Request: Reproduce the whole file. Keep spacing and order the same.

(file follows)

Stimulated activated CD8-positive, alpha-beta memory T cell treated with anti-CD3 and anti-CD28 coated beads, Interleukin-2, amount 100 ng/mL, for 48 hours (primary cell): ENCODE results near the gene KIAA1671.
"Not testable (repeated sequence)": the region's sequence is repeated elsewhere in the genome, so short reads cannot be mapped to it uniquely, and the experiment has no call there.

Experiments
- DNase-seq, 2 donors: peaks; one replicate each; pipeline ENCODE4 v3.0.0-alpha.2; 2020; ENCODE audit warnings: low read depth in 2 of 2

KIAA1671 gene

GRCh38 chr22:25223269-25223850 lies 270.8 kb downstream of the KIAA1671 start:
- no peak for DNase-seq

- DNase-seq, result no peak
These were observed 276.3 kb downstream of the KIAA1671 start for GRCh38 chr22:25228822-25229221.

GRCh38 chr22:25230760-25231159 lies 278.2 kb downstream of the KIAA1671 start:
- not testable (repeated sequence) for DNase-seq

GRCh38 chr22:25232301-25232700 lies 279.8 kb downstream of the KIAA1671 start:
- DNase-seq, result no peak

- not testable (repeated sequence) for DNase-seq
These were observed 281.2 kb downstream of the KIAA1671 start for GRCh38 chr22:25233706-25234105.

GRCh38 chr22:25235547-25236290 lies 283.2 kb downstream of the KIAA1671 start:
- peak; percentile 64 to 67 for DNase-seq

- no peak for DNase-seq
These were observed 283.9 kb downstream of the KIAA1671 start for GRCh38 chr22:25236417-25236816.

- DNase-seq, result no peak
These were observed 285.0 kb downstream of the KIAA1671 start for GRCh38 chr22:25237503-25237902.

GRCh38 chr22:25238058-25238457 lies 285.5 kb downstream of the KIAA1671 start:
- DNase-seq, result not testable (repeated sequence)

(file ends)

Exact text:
Stimulated activated CD8-positive, alpha-beta memory T cell treated with anti-CD3 and anti-CD28 coated beads, Interleukin-2, amount 100 ng/mL, for 48 hours (primary cell): ENCODE results near the gene KIAA1671.
"Not testable (repeated sequence)": the region's sequence is repeated elsewhere in the genome, so short reads cannot be mapped to it uniquely, and the experiment has no call there.

Experiments
- DNase-seq, 2 donors: peaks; one replicate each; pipeline ENCODE4 v3.0.0-alpha.2; 2020; ENCODE audit warnings: low read depth in 2 of 2

KIAA1671 gene

GRCh38 chr22:25223269-25223850 lies 270.8 kb downstream of the KIAA1671 start:
- no peak for DNase-seq

- DNase-seq, result no peak
These were observed 276.3 kb downstream of the KIAA1671 start for GRCh38 chr22:25228822-25229221.

GRCh38 chr22:25230760-25231159 lies 278.2 kb downstream of the KIAA1671 start:
- not testable (repeated sequence) for DNase-seq

GRCh38 chr22:25232301-25232700 lies 279.8 kb downstream of the KIAA1671 start:
- DNase-seq, result no peak

- not testable (repeated sequence) for DNase-seq
These were observed 281.2 kb downstream of the KIAA1671 start for GRCh38 chr22:25233706-25234105.

GRCh38 chr22:25235547-25236290 lies 283.2 kb downstream of the KIAA1671 start:
- peak; percentile 64 to 67 for DNase-seq

- no peak for DNase-seq
These were observed 283.9 kb downstream of the KIAA1671 start for GRCh38 chr22:25236417-25236816.

- DNase-seq, result no peak
These were observed 285.0 kb downstream of the KIAA1671 start for GRCh38 chr22:25237503-25237902.

GRCh38 chr22:25238058-25238457 lies 285.5 kb downstream of the KIAA1671 start:
- DNase-seq, result not testable (repeated sequence)